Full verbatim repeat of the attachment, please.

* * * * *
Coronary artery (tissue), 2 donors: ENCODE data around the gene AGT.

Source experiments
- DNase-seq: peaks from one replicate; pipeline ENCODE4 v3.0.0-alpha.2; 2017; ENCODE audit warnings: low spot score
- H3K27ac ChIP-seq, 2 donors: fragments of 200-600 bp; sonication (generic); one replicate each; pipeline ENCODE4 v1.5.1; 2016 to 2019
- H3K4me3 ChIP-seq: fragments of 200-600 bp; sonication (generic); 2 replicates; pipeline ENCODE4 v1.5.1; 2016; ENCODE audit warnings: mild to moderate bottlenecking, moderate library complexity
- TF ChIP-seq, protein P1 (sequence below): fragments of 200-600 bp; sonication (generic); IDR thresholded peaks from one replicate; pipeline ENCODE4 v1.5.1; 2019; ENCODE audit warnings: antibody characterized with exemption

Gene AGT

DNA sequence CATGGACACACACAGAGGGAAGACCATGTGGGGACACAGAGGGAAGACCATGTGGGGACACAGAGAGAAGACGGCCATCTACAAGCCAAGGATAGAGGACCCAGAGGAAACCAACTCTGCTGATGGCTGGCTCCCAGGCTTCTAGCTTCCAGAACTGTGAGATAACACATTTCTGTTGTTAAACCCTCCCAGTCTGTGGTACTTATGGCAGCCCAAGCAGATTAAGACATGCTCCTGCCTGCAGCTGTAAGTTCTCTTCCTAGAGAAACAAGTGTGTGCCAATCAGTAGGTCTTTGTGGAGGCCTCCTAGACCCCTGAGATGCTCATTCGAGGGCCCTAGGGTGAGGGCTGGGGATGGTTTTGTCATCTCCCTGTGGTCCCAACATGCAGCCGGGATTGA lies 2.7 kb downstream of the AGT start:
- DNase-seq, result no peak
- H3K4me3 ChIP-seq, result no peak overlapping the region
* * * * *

Coronary artery (tissue), 2 donors: ENCODE data around the gene AGT.

Source experiments
- DNase-seq: peaks from one replicate; pipeline ENCODE4 v3.0.0-alpha.2; 2017; ENCODE audit warnings: low spot score
- H3K27ac ChIP-seq, 2 donors: fragments of 200-600 bp; sonication (generic); one replicate each; pipeline ENCODE4 v1.5.1; 2016 to 2019
- H3K4me3 ChIP-seq: fragments of 200-600 bp; sonication (generic); 2 replicates; pipeline ENCODE4 v1.5.1; 2016; ENCODE audit warnings: mild to moderate bottlenecking, moderate library complexity
- TF ChIP-seq, protein P1 (sequence below): fragments of 200-600 bp; sonication (generic); IDR thresholded peaks from one replicate; pipeline ENCODE4 v1.5.1; 2019; ENCODE audit warnings: antibody characterized with exemption

Gene AGT

DNA sequence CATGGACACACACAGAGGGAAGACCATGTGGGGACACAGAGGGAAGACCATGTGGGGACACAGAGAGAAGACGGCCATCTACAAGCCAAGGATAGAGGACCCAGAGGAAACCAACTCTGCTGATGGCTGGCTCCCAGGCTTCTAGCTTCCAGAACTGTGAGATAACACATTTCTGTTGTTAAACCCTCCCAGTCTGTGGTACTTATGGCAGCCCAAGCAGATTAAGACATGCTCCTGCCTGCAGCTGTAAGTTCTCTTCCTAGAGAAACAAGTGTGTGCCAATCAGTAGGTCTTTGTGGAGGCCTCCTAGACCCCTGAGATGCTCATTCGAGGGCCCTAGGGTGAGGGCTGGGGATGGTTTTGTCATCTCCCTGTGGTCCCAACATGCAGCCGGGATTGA lies 2.7 kb downstream of the AGT start:
- DNase-seq, result no peak
- H3K4me3 ChIP-seq, result no peak overlapping the region